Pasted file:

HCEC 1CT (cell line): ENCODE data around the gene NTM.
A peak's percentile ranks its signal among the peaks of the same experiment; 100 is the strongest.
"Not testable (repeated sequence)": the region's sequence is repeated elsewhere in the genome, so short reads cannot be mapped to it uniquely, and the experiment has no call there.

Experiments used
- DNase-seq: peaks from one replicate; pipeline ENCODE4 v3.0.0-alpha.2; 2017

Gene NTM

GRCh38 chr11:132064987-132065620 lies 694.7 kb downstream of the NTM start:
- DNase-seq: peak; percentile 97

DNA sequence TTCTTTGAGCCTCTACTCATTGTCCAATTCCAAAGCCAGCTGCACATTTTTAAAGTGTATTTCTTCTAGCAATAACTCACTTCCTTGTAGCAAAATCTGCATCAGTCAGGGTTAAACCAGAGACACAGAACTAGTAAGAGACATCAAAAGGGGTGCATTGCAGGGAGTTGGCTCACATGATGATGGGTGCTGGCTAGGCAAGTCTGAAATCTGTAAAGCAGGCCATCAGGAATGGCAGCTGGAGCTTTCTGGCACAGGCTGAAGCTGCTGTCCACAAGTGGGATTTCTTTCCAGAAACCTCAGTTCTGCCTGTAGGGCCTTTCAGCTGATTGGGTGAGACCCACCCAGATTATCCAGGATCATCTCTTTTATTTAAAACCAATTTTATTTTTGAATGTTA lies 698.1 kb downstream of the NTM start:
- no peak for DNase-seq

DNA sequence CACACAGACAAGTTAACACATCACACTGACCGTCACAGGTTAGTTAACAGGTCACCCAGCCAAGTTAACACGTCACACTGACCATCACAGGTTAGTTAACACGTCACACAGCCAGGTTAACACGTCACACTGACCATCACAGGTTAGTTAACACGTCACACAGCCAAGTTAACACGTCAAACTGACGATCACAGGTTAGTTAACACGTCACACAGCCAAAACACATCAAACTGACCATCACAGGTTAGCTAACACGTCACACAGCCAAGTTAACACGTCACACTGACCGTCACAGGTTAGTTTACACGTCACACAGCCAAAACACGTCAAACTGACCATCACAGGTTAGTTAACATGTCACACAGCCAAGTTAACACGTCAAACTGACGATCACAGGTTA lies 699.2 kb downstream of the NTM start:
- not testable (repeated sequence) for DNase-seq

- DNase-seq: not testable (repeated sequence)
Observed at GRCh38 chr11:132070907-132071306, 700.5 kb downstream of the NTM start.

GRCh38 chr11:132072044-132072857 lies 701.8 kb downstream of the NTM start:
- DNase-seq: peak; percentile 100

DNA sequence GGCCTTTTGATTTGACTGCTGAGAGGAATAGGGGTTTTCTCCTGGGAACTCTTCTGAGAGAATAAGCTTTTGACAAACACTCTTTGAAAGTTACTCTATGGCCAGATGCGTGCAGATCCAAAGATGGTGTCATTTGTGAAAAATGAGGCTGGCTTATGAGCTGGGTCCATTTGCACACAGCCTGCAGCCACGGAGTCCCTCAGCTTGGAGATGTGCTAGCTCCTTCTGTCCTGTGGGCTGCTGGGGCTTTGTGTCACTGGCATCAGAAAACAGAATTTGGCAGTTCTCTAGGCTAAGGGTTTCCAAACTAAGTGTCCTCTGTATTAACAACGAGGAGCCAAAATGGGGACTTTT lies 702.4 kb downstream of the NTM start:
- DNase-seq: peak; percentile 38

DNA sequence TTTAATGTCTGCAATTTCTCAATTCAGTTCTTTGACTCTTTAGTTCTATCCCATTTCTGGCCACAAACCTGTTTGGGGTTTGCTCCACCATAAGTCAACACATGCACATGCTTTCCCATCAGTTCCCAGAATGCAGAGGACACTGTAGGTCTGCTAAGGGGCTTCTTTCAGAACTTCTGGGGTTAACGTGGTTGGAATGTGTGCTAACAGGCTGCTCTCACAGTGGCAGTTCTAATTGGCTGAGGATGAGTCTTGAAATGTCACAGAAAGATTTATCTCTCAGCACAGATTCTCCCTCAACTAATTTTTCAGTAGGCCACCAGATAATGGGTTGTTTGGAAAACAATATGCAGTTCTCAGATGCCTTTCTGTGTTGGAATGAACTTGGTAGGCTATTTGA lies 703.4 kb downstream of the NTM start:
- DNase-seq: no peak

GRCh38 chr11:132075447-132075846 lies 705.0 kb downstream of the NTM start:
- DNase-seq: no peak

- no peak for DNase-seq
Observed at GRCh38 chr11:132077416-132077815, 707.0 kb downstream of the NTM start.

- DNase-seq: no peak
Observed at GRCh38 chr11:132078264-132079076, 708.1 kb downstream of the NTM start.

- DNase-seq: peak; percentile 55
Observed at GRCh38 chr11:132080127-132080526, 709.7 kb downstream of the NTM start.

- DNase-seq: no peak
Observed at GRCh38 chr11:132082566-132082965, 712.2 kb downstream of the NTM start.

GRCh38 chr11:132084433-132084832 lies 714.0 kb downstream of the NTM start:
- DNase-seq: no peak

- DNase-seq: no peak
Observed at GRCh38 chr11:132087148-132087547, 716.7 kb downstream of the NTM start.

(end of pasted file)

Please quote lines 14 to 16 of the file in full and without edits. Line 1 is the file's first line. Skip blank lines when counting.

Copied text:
Observed at GRCh38 chr11:132070907-132071306, 700.5 kb downstream of the NTM start.

GRCh38 chr11:132072044-132072857 lies 701.8 kb downstream of the NTM start:
- DNase-seq: peak; percentile 100